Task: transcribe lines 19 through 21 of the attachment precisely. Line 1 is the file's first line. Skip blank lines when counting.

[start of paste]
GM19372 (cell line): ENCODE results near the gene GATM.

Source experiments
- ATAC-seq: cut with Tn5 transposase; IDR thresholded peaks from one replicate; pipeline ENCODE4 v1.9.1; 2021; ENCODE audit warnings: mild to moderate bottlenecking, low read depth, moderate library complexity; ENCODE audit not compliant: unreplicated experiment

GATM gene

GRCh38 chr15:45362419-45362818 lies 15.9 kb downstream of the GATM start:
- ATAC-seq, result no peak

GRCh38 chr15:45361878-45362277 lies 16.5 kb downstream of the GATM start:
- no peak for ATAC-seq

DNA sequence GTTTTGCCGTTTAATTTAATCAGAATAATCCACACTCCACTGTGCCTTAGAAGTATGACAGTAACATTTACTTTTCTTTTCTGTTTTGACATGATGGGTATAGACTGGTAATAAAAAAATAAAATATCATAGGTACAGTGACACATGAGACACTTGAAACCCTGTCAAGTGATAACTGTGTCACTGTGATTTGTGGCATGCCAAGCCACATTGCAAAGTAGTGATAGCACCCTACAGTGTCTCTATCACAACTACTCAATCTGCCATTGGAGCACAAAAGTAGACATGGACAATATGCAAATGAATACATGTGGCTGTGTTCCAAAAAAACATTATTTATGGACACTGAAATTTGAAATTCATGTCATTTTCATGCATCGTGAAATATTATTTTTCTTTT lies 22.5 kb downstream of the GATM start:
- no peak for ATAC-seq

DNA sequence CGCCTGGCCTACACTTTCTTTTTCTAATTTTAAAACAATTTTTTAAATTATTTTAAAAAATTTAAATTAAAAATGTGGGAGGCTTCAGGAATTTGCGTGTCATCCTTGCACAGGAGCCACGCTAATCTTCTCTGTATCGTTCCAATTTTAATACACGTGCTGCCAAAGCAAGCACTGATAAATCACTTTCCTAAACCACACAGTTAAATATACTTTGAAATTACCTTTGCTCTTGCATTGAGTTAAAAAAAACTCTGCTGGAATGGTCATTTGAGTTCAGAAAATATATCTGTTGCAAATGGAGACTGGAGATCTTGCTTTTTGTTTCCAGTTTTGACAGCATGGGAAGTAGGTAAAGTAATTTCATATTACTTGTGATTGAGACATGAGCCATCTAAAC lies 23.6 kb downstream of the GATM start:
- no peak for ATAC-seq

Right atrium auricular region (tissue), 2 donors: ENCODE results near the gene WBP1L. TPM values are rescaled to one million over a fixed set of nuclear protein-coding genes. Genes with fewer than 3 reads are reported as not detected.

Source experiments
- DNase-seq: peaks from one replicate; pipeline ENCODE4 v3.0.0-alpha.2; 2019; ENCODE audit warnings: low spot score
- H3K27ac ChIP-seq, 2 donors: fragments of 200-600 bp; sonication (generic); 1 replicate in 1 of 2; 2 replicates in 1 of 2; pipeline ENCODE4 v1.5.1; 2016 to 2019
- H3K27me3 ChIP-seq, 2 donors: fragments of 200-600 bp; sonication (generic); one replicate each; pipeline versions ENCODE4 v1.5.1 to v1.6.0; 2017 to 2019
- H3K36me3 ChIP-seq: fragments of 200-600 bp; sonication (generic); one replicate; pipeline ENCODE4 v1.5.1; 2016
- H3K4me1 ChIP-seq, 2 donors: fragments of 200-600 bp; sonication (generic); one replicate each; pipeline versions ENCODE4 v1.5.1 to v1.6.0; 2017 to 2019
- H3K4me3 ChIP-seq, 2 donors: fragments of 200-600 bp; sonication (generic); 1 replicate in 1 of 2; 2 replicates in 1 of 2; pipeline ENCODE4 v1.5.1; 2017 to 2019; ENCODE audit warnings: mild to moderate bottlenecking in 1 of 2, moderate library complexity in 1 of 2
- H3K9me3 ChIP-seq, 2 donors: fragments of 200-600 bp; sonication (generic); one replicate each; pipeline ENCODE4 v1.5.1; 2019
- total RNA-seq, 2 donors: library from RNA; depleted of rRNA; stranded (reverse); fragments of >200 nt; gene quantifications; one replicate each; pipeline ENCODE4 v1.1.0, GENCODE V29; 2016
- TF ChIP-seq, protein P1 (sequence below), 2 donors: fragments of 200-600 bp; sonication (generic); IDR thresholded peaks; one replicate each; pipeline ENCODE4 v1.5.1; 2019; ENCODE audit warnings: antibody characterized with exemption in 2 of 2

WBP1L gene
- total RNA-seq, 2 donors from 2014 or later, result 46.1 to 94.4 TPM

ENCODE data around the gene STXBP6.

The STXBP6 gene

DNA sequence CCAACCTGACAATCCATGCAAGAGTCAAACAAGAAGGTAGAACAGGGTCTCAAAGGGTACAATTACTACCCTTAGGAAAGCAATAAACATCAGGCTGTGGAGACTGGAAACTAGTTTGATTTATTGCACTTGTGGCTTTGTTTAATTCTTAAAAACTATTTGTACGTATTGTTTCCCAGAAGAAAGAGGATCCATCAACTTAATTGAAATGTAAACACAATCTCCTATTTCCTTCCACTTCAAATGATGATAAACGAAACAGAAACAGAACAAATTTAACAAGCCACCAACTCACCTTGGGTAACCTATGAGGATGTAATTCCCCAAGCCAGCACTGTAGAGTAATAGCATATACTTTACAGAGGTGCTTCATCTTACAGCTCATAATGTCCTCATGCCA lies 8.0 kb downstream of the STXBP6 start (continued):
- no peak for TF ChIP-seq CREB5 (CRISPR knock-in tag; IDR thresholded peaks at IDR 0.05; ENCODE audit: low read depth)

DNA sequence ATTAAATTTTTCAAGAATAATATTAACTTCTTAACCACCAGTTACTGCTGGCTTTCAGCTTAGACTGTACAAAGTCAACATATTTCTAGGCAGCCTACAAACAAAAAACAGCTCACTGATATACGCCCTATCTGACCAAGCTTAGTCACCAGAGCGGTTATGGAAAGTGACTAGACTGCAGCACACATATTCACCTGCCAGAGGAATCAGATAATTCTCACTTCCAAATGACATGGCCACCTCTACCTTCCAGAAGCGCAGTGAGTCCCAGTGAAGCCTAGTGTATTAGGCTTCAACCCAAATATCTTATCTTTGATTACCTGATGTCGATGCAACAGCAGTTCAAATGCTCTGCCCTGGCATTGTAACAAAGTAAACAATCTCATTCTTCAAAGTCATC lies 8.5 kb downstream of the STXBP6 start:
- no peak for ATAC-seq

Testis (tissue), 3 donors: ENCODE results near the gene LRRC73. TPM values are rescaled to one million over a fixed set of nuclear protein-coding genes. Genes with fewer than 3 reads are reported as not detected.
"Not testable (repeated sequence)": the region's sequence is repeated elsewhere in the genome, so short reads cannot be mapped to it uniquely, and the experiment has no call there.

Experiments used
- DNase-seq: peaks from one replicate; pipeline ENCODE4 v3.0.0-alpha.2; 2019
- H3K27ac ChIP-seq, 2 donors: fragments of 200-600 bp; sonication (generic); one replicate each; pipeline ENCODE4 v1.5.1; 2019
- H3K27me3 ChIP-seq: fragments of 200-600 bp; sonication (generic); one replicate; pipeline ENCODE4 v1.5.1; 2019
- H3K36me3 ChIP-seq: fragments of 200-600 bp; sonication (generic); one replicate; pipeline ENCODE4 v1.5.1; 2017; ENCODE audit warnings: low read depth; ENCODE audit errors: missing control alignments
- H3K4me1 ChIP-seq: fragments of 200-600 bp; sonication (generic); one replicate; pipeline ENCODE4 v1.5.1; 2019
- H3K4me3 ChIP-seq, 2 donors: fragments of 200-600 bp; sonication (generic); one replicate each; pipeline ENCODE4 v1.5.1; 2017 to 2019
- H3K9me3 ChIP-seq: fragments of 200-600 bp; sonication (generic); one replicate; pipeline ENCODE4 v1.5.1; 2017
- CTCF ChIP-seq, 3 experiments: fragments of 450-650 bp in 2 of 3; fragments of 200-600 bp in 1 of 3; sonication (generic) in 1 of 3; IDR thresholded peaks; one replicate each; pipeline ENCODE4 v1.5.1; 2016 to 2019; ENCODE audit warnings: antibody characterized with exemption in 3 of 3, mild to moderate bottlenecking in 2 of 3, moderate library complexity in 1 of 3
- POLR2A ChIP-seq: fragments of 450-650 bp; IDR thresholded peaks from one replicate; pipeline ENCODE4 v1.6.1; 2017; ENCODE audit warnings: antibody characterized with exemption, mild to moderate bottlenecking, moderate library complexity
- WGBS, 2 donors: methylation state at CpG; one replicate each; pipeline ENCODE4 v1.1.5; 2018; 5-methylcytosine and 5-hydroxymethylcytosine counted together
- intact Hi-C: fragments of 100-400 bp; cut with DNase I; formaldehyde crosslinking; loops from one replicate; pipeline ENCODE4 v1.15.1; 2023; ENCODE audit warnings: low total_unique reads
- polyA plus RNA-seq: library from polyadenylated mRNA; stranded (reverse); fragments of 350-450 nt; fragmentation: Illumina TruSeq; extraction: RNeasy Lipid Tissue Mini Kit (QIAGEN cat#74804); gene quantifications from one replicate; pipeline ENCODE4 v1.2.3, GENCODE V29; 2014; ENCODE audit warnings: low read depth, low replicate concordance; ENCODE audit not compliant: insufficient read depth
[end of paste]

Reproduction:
- H3K4me1 ChIP-seq, 2 donors: fragments of 200-600 bp; sonication (generic); one replicate each; pipeline versions ENCODE4 v1.5.1 to v1.6.0; 2017 to 2019
- H3K4me3 ChIP-seq, 2 donors: fragments of 200-600 bp; sonication (generic); 1 replicate in 1 of 2; 2 replicates in 1 of 2; pipeline ENCODE4 v1.5.1; 2017 to 2019; ENCODE audit warnings: mild to moderate bottlenecking in 1 of 2, moderate library complexity in 1 of 2
- H3K9me3 ChIP-seq, 2 donors: fragments of 200-600 bp; sonication (generic); one replicate each; pipeline ENCODE4 v1.5.1; 2019